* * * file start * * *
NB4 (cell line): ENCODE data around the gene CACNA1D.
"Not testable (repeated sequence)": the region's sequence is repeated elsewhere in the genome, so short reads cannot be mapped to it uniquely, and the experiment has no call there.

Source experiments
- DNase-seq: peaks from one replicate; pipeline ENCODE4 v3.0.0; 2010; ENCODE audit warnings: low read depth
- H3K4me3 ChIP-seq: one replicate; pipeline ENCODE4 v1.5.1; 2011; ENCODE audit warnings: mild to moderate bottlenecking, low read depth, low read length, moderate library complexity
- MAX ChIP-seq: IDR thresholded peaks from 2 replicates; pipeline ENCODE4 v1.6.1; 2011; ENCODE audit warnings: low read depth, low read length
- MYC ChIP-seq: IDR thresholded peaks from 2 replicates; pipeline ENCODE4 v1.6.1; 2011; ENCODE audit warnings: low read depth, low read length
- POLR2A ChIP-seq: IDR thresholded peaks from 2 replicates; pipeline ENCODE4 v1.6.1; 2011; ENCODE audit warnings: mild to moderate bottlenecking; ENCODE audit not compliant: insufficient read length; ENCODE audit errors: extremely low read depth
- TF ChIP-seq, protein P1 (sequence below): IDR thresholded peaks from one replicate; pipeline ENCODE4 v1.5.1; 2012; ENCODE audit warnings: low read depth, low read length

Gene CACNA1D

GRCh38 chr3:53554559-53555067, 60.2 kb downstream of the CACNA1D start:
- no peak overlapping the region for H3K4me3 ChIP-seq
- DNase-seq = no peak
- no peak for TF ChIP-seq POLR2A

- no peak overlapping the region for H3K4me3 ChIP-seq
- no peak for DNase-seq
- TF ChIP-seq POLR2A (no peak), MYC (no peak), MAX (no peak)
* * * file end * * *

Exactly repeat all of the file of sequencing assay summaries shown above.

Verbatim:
NB4 (cell line): ENCODE data around the gene CACNA1D.
"Not testable (repeated sequence)": the region's sequence is repeated elsewhere in the genome, so short reads cannot be mapped to it uniquely, and the experiment has no call there.

Source experiments
- DNase-seq: peaks from one replicate; pipeline ENCODE4 v3.0.0; 2010; ENCODE audit warnings: low read depth
- H3K4me3 ChIP-seq: one replicate; pipeline ENCODE4 v1.5.1; 2011; ENCODE audit warnings: mild to moderate bottlenecking, low read depth, low read length, moderate library complexity
- MAX ChIP-seq: IDR thresholded peaks from 2 replicates; pipeline ENCODE4 v1.6.1; 2011; ENCODE audit warnings: low read depth, low read length
- MYC ChIP-seq: IDR thresholded peaks from 2 replicates; pipeline ENCODE4 v1.6.1; 2011; ENCODE audit warnings: low read depth, low read length
- POLR2A ChIP-seq: IDR thresholded peaks from 2 replicates; pipeline ENCODE4 v1.6.1; 2011; ENCODE audit warnings: mild to moderate bottlenecking; ENCODE audit not compliant: insufficient read length; ENCODE audit errors: extremely low read depth
- TF ChIP-seq, protein P1 (sequence below): IDR thresholded peaks from one replicate; pipeline ENCODE4 v1.5.1; 2012; ENCODE audit warnings: low read depth, low read length

Gene CACNA1D

GRCh38 chr3:53554559-53555067, 60.2 kb downstream of the CACNA1D start:
- no peak overlapping the region for H3K4me3 ChIP-seq
- DNase-seq = no peak
- no peak for TF ChIP-seq POLR2A

- no peak overlapping the region for H3K4me3 ChIP-seq
- no peak for DNase-seq
- TF ChIP-seq POLR2A (no peak), MYC (no peak), MAX (no peak)